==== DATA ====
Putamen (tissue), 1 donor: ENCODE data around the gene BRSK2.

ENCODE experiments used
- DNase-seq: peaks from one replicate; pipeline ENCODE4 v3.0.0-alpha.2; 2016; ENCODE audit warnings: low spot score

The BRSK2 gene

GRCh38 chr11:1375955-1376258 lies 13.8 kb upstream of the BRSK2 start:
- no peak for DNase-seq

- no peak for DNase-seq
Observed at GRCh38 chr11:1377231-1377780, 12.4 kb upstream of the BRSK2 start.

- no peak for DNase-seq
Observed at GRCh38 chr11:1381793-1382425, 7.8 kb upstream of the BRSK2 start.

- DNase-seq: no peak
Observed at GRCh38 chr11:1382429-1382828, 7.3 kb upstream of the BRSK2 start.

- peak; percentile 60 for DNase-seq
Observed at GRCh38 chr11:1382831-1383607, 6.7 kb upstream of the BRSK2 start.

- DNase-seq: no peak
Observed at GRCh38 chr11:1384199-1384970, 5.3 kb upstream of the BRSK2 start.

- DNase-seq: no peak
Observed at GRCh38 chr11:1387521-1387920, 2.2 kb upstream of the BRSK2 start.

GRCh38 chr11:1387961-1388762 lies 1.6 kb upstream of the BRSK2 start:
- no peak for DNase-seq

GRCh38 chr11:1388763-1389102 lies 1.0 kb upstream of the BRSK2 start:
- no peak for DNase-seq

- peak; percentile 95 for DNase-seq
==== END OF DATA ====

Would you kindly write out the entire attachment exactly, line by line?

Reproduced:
Putamen (tissue), 1 donor: ENCODE data around the gene BRSK2.

ENCODE experiments used
- DNase-seq: peaks from one replicate; pipeline ENCODE4 v3.0.0-alpha.2; 2016; ENCODE audit warnings: low spot score

The BRSK2 gene

GRCh38 chr11:1375955-1376258 lies 13.8 kb upstream of the BRSK2 start:
- no peak for DNase-seq

- no peak for DNase-seq
Observed at GRCh38 chr11:1377231-1377780, 12.4 kb upstream of the BRSK2 start.

- no peak for DNase-seq
Observed at GRCh38 chr11:1381793-1382425, 7.8 kb upstream of the BRSK2 start.

- DNase-seq: no peak
Observed at GRCh38 chr11:1382429-1382828, 7.3 kb upstream of the BRSK2 start.

- peak; percentile 60 for DNase-seq
Observed at GRCh38 chr11:1382831-1383607, 6.7 kb upstream of the BRSK2 start.

- DNase-seq: no peak
Observed at GRCh38 chr11:1384199-1384970, 5.3 kb upstream of the BRSK2 start.

- DNase-seq: no peak
Observed at GRCh38 chr11:1387521-1387920, 2.2 kb upstream of the BRSK2 start.

GRCh38 chr11:1387961-1388762 lies 1.6 kb upstream of the BRSK2 start:
- no peak for DNase-seq

GRCh38 chr11:1388763-1389102 lies 1.0 kb upstream of the BRSK2 start:
- no peak for DNase-seq

- peak; percentile 95 for DNase-seq